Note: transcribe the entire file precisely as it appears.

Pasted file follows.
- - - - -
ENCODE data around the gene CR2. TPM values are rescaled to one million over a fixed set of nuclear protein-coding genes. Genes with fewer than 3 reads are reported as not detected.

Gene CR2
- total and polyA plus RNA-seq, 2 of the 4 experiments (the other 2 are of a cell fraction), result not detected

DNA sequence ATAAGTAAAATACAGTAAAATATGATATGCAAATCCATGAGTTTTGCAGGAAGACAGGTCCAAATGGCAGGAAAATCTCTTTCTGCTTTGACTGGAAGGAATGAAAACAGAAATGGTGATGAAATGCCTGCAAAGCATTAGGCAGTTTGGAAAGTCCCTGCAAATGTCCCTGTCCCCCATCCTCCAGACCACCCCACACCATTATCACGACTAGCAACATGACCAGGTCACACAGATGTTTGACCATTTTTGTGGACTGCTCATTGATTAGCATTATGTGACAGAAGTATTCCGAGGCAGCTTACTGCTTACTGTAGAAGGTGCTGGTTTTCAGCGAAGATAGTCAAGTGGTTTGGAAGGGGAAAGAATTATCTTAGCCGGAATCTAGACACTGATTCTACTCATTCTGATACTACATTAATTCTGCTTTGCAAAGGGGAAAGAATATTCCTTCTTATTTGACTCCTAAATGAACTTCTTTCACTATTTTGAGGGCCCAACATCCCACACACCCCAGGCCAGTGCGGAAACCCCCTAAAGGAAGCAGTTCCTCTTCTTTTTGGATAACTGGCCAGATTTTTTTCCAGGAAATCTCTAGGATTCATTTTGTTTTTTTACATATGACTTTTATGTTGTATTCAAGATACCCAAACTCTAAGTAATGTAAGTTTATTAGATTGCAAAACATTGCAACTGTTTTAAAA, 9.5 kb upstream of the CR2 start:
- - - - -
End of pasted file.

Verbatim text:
ENCODE data around the gene CR2. TPM values are rescaled to one million over a fixed set of nuclear protein-coding genes. Genes with fewer than 3 reads are reported as not detected.

Gene CR2
- total and polyA plus RNA-seq, 2 of the 4 experiments (the other 2 are of a cell fraction), result not detected

DNA sequence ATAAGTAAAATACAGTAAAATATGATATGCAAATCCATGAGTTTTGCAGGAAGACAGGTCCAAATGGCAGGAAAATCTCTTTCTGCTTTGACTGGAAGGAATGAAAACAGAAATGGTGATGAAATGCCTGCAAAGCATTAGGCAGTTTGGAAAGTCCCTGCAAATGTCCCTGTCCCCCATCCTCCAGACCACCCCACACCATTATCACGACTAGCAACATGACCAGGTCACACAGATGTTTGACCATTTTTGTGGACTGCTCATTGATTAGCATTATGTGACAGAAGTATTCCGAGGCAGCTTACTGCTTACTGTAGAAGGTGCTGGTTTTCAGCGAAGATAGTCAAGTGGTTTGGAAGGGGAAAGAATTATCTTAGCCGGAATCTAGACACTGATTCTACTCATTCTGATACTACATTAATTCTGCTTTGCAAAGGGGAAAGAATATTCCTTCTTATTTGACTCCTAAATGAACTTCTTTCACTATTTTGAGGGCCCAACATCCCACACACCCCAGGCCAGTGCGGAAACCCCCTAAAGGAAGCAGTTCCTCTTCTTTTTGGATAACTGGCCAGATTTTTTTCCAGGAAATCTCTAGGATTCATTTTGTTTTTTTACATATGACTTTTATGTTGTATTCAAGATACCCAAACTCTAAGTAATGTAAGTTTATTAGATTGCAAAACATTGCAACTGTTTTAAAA, 9.5 kb upstream of the CR2 start: